Monday, May 14, 2012

Advertising on Public Lands

I couldn't decide if this was exactly relevant here, but the proposal in Florida to allow private advertising in state parks and public lands caught my eye (via Huffington Post).

I am not anti-advertising per se, and I suppose if this was the be-all end-all approach to keeping parks open, I could get comfortable with it.  But as I discussed here last week, the main purpose of state parks agencies is to maintain the character of, and public access to, unique lands.  Allowing advertising seems to be taking a significant risk with this mission.

For a private company, one of the biggest outsourcing mistakes it can make is to outsource the activities that are core to its success and competitive advantage.  Advertising in public parks seems to be a mistake of this sort.  Parks refuse to consider alternatives to performing non-core activities cheaper (ie by continuing to use high-cost civil service employees to mow grass and clean bathrooms) but threaten the basic character of the park, the protection of which is the heart and soul of their mission, for trivial revenue gains.

One problem I have found is that public agencies like to shift attention to new revenue opportunities and away from expense reduction, even if the revenue opportunities are relatively small.  In so doing they often lose sight of what is core and non-core to their mission.

In most cases, the revenue improvement initiatives are an order of magnitude smaller than potential expense reductions. 
Let's take one state that will remain nameless.  It rejected out of hand private concession proposals to operate whole parks and said it would focus on private concession proposals to increase revenues by paying concession fees, in this case seeking a private company to rent bicycles in the park.  So let's look at the park: 
Park gate fees:  $500,000
Park expenses  (probably missing some stuff):  $800,000
Situation:  The park requires at least $300,000 a year of general tax funds to stay open.  These are going away, so this gap must be closed or the park will close.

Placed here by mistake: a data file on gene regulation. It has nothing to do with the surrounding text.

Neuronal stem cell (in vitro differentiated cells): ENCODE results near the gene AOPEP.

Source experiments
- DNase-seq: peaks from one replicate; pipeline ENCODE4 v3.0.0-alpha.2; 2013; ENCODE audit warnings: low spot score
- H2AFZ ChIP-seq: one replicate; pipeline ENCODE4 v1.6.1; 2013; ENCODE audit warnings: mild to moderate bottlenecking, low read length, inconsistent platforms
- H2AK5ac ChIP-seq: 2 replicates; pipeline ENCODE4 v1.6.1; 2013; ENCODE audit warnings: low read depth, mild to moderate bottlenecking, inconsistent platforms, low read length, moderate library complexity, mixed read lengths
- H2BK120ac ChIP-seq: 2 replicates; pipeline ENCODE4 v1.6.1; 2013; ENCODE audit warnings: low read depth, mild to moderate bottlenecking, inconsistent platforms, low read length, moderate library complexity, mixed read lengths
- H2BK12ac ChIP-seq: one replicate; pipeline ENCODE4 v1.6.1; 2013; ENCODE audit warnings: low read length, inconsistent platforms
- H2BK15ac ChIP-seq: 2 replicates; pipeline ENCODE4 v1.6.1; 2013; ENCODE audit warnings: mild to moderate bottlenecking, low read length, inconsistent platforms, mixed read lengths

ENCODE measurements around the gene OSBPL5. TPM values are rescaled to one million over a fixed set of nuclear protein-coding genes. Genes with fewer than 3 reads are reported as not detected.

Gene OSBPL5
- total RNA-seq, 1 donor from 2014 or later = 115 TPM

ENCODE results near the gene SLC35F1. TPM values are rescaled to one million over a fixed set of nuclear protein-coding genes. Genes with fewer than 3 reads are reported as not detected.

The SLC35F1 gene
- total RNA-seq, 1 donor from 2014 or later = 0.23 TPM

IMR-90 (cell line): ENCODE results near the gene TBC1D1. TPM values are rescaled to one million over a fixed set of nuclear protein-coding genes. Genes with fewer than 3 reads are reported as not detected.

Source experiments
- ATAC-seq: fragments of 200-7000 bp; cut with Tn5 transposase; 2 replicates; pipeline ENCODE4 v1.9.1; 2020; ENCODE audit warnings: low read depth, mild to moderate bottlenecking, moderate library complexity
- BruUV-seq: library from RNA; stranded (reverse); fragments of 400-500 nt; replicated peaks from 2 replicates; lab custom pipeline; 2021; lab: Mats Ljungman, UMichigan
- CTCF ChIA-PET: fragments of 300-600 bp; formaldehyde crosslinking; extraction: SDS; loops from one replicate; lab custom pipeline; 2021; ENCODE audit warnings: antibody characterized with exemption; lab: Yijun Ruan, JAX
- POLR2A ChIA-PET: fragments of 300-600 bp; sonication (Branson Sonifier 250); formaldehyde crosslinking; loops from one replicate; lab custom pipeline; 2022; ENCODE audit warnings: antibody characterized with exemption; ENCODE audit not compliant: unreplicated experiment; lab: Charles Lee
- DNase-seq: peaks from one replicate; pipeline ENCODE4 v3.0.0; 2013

Proposal #1:  Revenue Enhancement.  A private company will be enticed to open an equipment rental (bicycles, etc.) in the park (there is already a store).  In the best case, this might net $100,000 a year in revenue for the private company which would pay the state 10% or $10,000 in annual concession fees.  The state's $300,000 loss is reduced to $290,000 
Proposal #2:  Expense Reduction.  A private company proposes to take over all expenses of the park in exchange for keeping the park gate fees, paying the state a 10% concession fee.  This is entirely possible in this example, as private concessionaires often have 50% or more cost reductions for the same or better service levels in operating parks  (remember, most of park operations is cleaning bathrooms and mowing the lawn).  In this example, the park's $300,000 loss is reduced to zero, and in fact the state now receives $50,000 in concession fees from the park which can cover supervision of the concessionaire and perhaps some improvements to the park. 
Hopefully, this helps explain my issue.  Focus on revenue enhancement, and taking risks with the character of the park through things like advertising, have almost trivial impact on park financial sustainability when compared to addressing the expense side of the equation.
Here is the best analogy I can think of for this -- A state parks agency cleaning the bathrooms itself but allowing private companies to post ads in the park is as if Apple outsourced iPhone design to the lowest bidder in China and then assembled the phones itself in Cupertino.

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